Posted on 28th May 2012

By Rebecca Harris, Bookseller at Topping & Co in Ely

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Fiction Uncovered by…Rebecca Harris, bookseller at Topping & Co in Ely

‘”HERE JOHN TURNER WAS CAST AWAY IN A HEAVY SNOW STORM IN THE NIGHT IN THE YEAR 1755″

“THE PRINT OF A WOMAN’S SHOE WAS FOUND BY HIS SIDE IN THE SNOW WHERE HE LAY DEAD”

On a stone in the heart of the Cheshire Pennines, a little way from the Thursbitch valley, these words are written. In 1952, a young Alan Garner fell over it, and the words brought with them such a sense of uncanniness that he fled back home. It is with the mystery of this stone—which does not, by the way, appear in the book except on the back cover—that his novel Thursbitch grapples: who was John Turner? And how does the mysterious stone relate to the equally mysterious, and entirely disturbing, valley that lies nearby?

There is much about Thursbitch that will be familiar to readers of Garner’s other works. The connection with Garner’s own past is one that is echoed in The Stone Book Quartet, a novel—or a series of four novellas— that engages with Garner’s ancestors, and their close and sometimes painful connection with the world they inhabit (Garner still lives in the village in the Cheshire Pennines where he grew up). His first novels, the children’s series which  consists of The Weirdstone of Brisingamen and The Moon of Gomrah are set on Alderley Edge, bare miles from the Thursbitch valley, and have inspired pilgrimages by childhood fans to look on the landscape he describes. His other novels: Elidor, The Owl Service (widely remembered as a classic children’s television series), Red Shift and Strandloper are set in worlds as disparate as Wales, contemporary Manchester and Australia, yet retain their essential links to Garner’s earlier works, and to the later Thursbitch: the deep and discomfiting relationship between man and land, and an abiding sense of the shudderingly uncanny. Garner is never gory, or crude: only spine-tingling light in his evocation of the supernatural: this is one reason why the many collections of folktales he has edited remain successful and entirely individual. Garner’s latest novel, Boneland, will be published this year, and will bring his novels full circle as the characters of The Weirdstone of Brisingamen and Thursbitch are woven into the same narrative.

Thursbitch, which was first published in 2004, tells the parallel stories of Jack Turner, a packman who carries salt, silks and curiosities on a train of ponies in the 17th century, and of Sal and Ian, a very twenty-first century couple who encounter the valley while walking, attempting to reconnect Sal—for many reasons that I will not spoil—to her surroundings: Sal’s profession, as an academic geographer, leaves her with an acute sensitivity to the natural world and Thursbitch allows her to once more access this facet of her life. Except that it doesn’t just tell those stories. Sal and Ian and Jack Turner are almost an excuse to tell the story of the valley, which is unnerving and difficult and full of strangeness. In Jack Turner’s day, ‘high stones marched into Thursbitch from all around, gathering the ways’: it is a centre for strange rites and mysterious happenings, and Jack Turner is heavily involved in them all. Within the valley the stories of Sal and Ian and Jack intertwine, as they see each other across centuries, and everything blurs into a dizzying spiral of dialect, ‘sentient landscape’ and an unsettling feeling that this is not entirely fiction. (There is, Garner claims, something strange about the real Thursbitch valley: it is worth reading his 2008 lecture, ‘In the Valley of the Demon’ just for the uncomfortable tales of his research into its local significance.)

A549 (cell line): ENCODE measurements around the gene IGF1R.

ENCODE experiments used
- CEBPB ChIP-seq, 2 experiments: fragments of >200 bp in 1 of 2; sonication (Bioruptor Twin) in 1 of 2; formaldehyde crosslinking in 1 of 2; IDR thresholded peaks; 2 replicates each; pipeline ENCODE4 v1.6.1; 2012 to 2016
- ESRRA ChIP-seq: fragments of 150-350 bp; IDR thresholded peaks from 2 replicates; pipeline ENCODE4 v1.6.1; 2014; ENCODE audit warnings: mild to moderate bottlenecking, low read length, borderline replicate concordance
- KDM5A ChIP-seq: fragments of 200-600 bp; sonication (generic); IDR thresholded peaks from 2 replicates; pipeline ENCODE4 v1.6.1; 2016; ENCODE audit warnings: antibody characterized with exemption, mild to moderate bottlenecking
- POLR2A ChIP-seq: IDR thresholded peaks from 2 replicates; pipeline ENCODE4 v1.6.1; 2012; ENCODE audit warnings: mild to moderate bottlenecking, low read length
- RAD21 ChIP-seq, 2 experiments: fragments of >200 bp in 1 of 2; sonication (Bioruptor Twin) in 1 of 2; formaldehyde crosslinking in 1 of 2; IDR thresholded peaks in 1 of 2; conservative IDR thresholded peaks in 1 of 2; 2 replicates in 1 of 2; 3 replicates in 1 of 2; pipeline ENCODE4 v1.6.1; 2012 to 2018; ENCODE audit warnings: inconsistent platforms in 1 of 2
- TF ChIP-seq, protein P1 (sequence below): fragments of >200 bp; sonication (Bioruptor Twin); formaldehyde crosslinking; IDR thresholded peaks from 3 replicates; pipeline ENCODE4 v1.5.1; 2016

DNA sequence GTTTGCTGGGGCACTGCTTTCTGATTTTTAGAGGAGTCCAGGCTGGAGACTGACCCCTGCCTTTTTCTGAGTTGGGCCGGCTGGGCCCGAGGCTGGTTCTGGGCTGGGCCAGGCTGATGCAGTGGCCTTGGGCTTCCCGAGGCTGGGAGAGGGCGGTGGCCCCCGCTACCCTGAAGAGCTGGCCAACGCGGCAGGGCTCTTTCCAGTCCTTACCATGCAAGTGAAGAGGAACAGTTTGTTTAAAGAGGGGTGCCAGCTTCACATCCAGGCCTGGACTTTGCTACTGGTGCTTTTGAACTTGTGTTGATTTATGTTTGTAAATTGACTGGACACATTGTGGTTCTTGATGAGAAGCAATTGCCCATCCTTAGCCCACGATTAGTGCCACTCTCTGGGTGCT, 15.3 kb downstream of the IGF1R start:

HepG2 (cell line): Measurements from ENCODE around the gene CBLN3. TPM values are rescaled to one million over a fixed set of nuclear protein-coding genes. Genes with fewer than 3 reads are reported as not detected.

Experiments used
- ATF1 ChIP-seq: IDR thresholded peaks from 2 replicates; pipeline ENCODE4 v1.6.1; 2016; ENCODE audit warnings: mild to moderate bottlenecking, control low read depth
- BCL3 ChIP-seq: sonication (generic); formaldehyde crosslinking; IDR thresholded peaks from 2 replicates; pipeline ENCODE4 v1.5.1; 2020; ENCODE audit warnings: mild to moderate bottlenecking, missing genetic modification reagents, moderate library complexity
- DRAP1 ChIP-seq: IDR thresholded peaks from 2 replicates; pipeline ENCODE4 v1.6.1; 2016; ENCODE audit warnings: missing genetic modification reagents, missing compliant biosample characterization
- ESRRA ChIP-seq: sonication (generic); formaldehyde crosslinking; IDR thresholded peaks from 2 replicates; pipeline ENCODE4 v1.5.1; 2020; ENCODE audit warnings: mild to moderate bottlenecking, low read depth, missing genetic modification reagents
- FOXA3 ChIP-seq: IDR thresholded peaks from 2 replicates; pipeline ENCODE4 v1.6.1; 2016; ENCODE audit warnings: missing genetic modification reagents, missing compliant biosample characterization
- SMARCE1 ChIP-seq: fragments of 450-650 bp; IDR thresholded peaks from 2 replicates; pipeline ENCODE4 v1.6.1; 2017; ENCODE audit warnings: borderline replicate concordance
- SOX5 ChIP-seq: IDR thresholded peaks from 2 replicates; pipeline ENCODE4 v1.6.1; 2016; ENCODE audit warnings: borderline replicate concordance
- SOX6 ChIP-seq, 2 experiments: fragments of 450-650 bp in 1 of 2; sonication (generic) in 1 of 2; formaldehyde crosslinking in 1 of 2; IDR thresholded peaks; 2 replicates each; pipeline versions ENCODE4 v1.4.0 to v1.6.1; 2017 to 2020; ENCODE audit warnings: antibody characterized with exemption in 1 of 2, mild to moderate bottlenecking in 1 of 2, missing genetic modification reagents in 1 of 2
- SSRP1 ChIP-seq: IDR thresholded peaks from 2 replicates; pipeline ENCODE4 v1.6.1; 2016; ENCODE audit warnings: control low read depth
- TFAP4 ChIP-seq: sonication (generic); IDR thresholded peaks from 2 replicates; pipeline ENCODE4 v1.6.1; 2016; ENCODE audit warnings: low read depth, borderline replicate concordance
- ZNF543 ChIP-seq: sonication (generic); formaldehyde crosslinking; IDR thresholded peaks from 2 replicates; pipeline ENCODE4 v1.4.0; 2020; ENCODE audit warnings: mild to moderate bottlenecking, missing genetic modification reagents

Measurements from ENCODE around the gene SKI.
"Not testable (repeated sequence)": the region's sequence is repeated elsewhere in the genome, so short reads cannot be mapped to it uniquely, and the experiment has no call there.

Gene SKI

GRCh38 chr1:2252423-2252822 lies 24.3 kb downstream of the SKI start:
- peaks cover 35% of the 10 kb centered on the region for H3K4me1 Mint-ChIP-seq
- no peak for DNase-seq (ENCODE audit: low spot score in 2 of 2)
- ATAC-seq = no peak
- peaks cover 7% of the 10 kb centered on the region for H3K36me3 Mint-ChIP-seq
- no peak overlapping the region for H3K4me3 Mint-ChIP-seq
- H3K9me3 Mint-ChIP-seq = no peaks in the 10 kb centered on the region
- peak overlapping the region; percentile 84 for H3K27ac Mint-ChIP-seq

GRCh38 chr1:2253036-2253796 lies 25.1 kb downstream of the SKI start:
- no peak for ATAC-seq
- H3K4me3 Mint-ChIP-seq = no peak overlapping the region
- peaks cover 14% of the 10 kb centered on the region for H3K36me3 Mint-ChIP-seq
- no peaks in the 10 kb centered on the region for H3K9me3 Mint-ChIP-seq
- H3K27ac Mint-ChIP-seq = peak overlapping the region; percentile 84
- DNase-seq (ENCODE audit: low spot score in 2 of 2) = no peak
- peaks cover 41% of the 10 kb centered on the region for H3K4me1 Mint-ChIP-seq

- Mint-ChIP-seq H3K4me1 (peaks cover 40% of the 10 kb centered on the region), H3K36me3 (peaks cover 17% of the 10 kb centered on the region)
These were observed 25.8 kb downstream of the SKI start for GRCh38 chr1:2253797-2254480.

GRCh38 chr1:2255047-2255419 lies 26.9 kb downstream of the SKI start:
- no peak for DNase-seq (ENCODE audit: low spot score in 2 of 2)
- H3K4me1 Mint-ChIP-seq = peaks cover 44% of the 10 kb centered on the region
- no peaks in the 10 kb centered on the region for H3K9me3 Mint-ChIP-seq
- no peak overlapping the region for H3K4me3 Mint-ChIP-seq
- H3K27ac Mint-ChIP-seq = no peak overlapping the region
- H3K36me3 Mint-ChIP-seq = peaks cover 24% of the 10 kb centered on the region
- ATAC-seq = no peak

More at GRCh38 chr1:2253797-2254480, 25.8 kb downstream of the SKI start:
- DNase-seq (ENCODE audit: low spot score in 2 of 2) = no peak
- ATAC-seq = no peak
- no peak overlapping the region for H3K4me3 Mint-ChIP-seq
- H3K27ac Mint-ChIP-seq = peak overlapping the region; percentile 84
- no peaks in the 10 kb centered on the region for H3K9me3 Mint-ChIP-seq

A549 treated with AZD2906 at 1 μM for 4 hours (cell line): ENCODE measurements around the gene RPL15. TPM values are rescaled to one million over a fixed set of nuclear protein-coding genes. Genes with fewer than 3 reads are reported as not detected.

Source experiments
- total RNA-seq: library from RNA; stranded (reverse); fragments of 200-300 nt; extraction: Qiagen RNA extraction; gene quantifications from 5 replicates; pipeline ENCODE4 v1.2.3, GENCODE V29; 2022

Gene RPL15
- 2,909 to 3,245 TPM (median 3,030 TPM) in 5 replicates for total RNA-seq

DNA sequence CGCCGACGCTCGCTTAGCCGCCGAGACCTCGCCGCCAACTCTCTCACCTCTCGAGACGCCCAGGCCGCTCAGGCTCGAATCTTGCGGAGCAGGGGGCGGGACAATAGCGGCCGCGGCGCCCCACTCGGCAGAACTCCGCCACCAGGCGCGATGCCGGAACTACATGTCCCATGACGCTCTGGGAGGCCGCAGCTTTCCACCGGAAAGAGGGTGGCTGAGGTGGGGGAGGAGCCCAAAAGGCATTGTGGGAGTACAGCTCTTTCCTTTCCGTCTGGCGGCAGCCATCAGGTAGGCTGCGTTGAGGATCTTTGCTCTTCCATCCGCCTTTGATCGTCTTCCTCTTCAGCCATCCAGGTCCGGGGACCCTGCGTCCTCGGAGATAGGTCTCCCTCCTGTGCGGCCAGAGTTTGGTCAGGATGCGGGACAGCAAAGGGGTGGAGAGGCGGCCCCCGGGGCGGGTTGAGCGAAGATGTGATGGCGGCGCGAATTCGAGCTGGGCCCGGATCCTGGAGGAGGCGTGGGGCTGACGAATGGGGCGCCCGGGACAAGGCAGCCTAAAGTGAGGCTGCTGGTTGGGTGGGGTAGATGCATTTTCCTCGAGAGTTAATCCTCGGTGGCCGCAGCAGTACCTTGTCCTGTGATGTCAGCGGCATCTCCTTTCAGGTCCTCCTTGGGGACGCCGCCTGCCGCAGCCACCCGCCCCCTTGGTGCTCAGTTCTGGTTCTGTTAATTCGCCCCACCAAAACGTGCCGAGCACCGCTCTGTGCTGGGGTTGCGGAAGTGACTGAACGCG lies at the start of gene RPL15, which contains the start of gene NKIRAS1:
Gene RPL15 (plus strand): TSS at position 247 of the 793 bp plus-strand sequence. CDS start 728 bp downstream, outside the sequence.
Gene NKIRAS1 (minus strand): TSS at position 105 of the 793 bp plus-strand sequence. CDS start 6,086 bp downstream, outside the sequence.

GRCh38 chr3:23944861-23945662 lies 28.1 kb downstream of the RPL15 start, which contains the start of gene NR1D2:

It’s easy to forget Alan Garner in the pantheon of great British writers. He doesn’t do things the way that things are traditionally done. He focuses so narrowly on a single location over his oeuvre that it feels almost impossible that any landscape, even the beautiful hills of Alderley Edge, can stand up to his scrutiny and remain both loved and mysterious. Thursbitch manages the almost impossible: it describes, with absolute attention to geographic detail, a tiny fragment of British countryside, and invests it with a significance that resonates. It is a tiny, beautiful novel that covers the great and the minute, providing a time-spanning map of the way people and land must and do live side by side; it remains with you, pulling at you when you stand in locations that make the hair stand up on the back of your neck for no reason at all. It comes as no surprise at all to find that ‘Thursbitch’ means, in Old English, ‘Valley of the Living Dread’.

Rebecca Harris is a bookseller at Topping & Co in Ely.

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